"Risk" is approximately synonymous with "volatility" if we are in a situation where the balance of the account might need to be cashed out at an unpredictable moment's notice. Maybe it makes sense in a general academic sense. But this is not the scenario for most portfolios maintained by people reading this board. If we use the word "risk" in the most common way, historically the biggest financial "risks" a retiree faces are:
A portfolio that loses real purchasing power over time
Expenses that exceed expectations over time

Neither of these risks are significantly affected by annual volatility in portfolio balances.

Now, a high volatility portfolio can increase sequence-of-return risk, a by-product of an unplanned shorter-than-expected investment horizon. So, until those early years are in the rear-view mirror and the portfolio has safely established a value well above the "min safe" zone, taking prudent steps to limit volatility (e.g with a somewhat higher allocation to bonds or CDs, etc) make a lot of sense.
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Old 07-05-2017, 06:48 PM   #16
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Just curious which asset class you are thinking of that does not have risk...
I don't know what the OP thinks, but our near-zero-risk asset is a wad of TIPS sufficient to meet our future needs, though maybe at a slightly lower withdrawal rate than we now enjoy.

We can play around with the balance (75%) of the portfolio all we want, and the TIPS will still be there. I calculate them in my AA but my real view of them is as an insurance policy.
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Old 07-05-2017, 06:55 PM   #17
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I agree with @samclem. Volatility is a poor proxy for risk. Academia loves measuring volatility with SD because it also falsely believes that life and stock prices are Gaussian. That makes the math is neat and easy. Garbage in, gospel out.

I would define "risk" for a retiree slightly differently, though: Risk is running out of money. If purchasing power declines (virtually guaranteed) and expenses are higher than plan, neither really matters if there is enough money to last until the end.
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Old 07-05-2017, 06:55 PM   #18
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Inflation is the other kind of risk you need to consider.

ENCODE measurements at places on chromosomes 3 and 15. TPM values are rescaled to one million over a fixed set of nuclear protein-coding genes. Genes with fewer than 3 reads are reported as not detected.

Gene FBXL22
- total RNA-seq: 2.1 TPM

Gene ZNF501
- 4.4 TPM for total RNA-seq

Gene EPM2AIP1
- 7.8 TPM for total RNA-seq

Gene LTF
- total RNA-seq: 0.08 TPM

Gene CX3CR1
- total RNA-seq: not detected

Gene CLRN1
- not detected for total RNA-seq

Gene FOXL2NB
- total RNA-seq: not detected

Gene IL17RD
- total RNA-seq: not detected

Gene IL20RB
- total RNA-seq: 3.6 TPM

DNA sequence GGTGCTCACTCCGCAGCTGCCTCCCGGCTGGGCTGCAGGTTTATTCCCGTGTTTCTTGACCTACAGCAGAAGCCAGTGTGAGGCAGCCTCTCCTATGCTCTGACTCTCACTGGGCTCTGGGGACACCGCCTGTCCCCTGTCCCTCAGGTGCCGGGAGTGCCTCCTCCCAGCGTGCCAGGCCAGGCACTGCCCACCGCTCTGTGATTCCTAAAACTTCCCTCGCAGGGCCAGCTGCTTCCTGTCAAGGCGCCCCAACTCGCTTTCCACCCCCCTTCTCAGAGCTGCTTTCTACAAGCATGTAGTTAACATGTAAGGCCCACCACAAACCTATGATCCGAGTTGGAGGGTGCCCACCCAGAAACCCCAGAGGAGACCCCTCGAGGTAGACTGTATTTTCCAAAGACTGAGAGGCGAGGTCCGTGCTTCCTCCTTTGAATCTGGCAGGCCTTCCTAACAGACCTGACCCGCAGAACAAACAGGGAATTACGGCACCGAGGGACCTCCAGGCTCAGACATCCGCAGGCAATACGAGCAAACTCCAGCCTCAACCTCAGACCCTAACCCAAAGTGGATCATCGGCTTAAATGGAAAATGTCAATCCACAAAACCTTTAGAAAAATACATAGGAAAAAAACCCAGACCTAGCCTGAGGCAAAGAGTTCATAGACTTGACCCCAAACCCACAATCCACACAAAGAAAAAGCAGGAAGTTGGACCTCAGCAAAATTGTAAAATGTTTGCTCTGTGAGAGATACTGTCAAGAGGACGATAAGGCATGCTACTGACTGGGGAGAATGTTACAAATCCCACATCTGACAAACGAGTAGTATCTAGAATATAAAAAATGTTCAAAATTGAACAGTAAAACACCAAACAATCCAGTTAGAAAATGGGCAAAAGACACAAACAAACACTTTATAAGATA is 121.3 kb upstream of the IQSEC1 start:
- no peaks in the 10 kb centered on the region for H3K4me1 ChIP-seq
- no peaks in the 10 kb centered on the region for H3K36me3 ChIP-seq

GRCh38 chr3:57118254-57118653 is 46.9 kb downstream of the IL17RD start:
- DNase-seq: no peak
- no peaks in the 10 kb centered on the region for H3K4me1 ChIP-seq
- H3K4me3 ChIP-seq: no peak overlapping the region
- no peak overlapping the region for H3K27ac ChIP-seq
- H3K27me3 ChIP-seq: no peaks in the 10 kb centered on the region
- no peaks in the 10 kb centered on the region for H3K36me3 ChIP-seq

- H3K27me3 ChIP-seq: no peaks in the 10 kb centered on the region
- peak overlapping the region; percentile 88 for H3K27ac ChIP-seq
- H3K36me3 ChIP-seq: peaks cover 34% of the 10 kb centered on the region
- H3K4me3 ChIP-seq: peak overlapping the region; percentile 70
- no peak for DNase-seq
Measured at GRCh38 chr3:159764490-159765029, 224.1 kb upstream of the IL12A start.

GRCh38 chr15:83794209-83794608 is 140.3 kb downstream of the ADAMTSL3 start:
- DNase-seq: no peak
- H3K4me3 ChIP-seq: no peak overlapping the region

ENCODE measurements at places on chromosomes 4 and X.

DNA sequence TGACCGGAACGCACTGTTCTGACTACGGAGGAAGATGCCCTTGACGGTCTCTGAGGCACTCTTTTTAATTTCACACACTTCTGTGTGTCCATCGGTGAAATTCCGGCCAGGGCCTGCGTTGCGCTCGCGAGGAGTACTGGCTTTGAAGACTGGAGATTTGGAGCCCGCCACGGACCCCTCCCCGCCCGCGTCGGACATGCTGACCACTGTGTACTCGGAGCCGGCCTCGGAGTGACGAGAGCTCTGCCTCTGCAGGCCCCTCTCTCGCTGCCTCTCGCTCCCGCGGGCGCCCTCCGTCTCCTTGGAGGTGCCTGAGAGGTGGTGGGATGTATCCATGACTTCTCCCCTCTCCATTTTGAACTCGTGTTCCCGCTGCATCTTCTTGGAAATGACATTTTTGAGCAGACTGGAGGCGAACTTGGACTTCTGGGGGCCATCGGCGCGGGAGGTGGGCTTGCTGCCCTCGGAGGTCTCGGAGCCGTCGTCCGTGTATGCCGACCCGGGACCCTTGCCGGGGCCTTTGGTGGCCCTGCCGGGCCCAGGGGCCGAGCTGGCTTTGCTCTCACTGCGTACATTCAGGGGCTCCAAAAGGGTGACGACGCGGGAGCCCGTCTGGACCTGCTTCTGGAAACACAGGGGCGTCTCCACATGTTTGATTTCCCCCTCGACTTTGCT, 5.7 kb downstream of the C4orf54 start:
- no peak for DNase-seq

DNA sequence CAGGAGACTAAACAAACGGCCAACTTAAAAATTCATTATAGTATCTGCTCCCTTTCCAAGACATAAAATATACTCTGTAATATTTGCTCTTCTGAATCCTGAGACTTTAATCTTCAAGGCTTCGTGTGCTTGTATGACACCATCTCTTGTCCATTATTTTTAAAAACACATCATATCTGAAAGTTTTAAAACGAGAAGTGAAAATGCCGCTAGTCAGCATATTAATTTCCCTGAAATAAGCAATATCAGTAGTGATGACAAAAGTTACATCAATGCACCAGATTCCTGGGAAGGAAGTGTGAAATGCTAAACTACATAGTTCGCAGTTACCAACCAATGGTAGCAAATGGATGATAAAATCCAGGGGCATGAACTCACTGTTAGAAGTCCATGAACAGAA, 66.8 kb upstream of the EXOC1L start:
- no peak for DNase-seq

You might be planning an X% inflation factor, but encounter a 3X factor.

Ask the folks who retired in the early 70s.
Another +1

If your time horizon is long enough, I view equities as less risky than bonds/bank deposits because of the impact of inflation.

Risk for me is the potential for my retirement lifestyle to be adversely affected by investment returns - if we have enough to survive off the income generated from our investments and are not dependent on drawing down assets, then volatility is of only limited concern compared to inflation.
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Old 07-05-2017, 07:44 PM   #19
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I don't know what your AA is now. In my case, my kids want some protections against inflation so I am keeping my AA the same for them. I have kept most of the dividends in short term vehicles since 2007 just in case but I will be reinvesting them all over the next several years in equities. I am hoping for a sale.
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Old 07-05-2017, 10:29 PM   #20
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If I have a nest egg that is large enough to accomplish my retirement goals for the next 30 years, why would I focus on growth as opposed to focusing on preserving my current nest egg? Doesn't it make more sense to pick conservative investment vehicles to conserve my assets? Pascal's Theory would say that I shouldn't risk dollars that I need, in order to gain dollars that I don't need.

What do you think? Major
I'd have to agree with Pascal's theory but it really depends on each individual's situation. The official CPI for 2016 was 2.1% but a person renting a place in San Francisco experienced quite a bit higher personal inflation rate compared to someone with a fixed mortgage or someone with no mortgage. If my understanding of CPI is correct, the largest component of CPI is housing so a person with no mortgage will have a much lower personal inflation rate.

The other factor is the size of one's portfolio and annual expenses. If a portfolio is large enough such that a CD ladder or other low risk investments generates more income than annual expenses then it wouldn't make sense to risk dollars chasing larger returns. That's my long winded answer. The short answer is the devil is in the details.